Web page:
Shortly after Dr. Alyson Gerdes arrived on campus in 2004, she opened a childhood attention deficit hyperactivity disorder specialty clinic in Marquette’s Center for Psychological Services to provide treatment to families in need. The associate professor of psychology quickly learned that a significant share of these families was Latino, struggling to find local health care practitioners who could speak Spanish and recognize the group’s cultural needs. In the decade since, Gerdes’ efforts to help Latino children with ADHD include developing improved assessment tools for Spanish-speaking children, providing Latino mothers and fathers with parent training sessions in their native tongue, and, most recently, adapting treatments to remove culturally conflicting elements. The strategic use of timeouts, for example, is a mainstay of standard parent training modules, says Gerdes. “But we found our Latino parents had two major issues: It was pretty incongruent with their notion of familism, to isolate a child from the rest of the family, and timeouts were not a strong enough discipline for a child who demonstrated repeated disrespect to elders.” If Gerdes had arrived on campus more recently, she would have encountered a university actively collaborating on efforts to improve the well-being of
the Latino community. The roots of the collaboration formed around the same time Gerdes joined Marquette with two colleagues — Drs. Lisa Edwards and Lucas Torres — who would later join the Marquette faculty but were then enrolled in postdoctoral studies at the University of Notre Dame. “We were in awe at how well Notre Dame’s Institute for Latino Studies brought people together from different disciplines and fostered collaboration in research,” says Edwards, now an associate professor of counselor education and counseling psychology in Marquette’s College of Education. “We wanted to develop a similar intellectual space to generate and collaborate on Latino research here at Marquette, and we knew that would fill a great need in the Milwaukee community,” adds Torres, an associate professor of psychology in the Klingler College of Arts and Sciences. More than a year ago, the two began the launch of Marquette’s Latina/o Well-being Research Initiative. Though Torres and Edwards teach different disciplines in different colleges, they share firsthand cultural experiences that motivate their pursuits of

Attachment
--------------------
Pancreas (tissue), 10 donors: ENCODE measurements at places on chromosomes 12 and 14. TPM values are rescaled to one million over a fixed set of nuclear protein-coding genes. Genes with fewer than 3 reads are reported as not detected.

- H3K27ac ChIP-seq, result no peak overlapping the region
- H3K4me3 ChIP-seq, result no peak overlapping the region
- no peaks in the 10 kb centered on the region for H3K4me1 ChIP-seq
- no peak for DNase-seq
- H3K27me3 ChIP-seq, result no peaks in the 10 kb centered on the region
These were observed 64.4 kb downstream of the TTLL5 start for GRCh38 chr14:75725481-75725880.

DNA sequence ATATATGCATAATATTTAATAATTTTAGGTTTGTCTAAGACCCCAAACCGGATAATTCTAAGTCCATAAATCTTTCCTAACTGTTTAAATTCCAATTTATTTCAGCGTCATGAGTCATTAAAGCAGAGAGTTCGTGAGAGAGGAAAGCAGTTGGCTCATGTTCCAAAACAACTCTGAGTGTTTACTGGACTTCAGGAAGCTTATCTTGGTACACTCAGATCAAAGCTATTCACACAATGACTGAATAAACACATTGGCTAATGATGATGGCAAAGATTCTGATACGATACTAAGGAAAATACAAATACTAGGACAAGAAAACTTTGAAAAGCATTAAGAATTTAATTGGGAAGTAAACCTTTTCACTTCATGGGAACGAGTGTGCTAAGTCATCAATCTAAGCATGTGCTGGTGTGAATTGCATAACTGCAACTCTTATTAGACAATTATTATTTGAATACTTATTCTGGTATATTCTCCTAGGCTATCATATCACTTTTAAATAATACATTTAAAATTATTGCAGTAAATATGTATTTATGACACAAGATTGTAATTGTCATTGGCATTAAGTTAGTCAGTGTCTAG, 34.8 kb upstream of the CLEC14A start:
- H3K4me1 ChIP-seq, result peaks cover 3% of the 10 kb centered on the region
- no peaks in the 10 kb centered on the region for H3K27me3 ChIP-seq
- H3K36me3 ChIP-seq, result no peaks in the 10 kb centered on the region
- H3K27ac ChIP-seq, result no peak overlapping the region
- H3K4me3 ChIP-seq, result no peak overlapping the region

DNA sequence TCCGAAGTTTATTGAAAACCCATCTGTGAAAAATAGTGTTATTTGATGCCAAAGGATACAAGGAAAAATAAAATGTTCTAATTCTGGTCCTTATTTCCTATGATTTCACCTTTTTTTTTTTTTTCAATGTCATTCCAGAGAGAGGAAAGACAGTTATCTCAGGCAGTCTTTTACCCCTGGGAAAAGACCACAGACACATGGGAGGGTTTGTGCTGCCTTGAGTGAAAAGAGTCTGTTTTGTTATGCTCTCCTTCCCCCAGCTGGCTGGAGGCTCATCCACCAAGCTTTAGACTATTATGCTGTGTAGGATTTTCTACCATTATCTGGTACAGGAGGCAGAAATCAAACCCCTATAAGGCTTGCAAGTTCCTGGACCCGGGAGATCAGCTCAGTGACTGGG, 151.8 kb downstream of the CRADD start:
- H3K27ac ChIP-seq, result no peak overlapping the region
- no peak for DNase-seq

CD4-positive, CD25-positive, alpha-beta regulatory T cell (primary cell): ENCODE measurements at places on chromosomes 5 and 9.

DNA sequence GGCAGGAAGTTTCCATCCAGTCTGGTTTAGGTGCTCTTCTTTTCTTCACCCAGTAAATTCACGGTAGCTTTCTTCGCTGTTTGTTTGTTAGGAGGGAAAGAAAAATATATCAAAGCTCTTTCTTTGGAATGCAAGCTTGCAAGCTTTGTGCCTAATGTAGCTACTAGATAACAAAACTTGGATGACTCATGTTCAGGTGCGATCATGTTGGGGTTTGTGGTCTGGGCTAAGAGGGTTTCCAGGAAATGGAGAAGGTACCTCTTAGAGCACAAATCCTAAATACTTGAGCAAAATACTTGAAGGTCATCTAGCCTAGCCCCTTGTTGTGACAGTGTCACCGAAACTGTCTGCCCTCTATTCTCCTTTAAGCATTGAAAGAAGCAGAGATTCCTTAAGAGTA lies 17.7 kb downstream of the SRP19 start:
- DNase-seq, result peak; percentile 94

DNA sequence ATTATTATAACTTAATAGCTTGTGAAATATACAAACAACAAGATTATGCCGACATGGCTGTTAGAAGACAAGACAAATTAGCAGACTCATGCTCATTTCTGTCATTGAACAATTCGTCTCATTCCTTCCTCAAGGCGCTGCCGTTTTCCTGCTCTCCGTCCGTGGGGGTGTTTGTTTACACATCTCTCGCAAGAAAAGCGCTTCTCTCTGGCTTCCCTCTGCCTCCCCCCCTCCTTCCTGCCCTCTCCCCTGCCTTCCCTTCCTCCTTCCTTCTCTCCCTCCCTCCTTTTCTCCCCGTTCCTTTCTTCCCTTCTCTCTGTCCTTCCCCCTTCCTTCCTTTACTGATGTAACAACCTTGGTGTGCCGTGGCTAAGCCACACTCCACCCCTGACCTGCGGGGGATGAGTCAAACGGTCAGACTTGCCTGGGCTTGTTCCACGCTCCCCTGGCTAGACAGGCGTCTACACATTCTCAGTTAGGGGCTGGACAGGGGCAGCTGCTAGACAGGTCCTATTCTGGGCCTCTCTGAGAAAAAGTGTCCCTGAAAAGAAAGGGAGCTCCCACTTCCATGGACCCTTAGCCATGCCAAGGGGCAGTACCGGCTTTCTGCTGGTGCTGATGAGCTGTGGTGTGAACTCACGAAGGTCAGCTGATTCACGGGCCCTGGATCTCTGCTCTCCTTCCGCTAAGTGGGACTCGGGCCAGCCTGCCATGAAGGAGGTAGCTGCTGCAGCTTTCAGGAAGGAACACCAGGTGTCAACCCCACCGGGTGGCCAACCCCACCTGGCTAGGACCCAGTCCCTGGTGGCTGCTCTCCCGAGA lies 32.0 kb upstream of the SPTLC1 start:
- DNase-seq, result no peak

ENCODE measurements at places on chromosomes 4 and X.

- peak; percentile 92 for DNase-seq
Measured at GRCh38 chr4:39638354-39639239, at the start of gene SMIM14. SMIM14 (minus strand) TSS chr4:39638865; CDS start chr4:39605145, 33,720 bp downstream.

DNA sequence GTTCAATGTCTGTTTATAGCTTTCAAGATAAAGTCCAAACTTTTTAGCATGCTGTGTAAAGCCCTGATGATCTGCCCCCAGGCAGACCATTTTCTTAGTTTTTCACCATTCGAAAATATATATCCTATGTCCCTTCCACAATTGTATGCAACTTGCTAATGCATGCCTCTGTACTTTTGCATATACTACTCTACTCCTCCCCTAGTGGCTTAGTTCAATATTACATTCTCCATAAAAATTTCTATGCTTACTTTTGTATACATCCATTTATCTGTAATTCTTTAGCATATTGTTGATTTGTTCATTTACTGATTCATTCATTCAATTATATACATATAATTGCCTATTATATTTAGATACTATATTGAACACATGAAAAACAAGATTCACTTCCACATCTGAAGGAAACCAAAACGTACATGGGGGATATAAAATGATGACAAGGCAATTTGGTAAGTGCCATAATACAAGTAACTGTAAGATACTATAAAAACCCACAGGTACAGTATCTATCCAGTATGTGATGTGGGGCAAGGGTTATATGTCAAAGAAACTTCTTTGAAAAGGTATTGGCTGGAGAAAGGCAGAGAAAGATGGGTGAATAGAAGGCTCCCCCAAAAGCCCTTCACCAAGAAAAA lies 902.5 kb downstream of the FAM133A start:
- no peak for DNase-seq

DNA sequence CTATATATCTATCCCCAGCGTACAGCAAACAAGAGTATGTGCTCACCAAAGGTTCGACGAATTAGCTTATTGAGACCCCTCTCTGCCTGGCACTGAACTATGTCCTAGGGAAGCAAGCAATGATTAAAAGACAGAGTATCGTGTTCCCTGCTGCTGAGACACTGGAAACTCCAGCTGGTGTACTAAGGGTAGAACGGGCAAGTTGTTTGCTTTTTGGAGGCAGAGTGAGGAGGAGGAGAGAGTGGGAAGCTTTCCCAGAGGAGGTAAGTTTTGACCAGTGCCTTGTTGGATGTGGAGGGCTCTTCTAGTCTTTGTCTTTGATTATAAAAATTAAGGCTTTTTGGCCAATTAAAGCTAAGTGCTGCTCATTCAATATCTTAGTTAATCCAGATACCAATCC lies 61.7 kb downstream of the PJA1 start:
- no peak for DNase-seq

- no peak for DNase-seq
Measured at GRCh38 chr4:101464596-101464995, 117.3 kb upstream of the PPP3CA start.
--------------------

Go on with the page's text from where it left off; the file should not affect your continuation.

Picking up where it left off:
research for a burgeoning community
Dr. Lisa Edwards
By Sarah Painter Koziol
As Latino populations continue to grow nationwide, Marquette researchers collaborate to address their needs.
Associate Professor, Counselor Education and Counseling Psychology
Research for a burgeoning community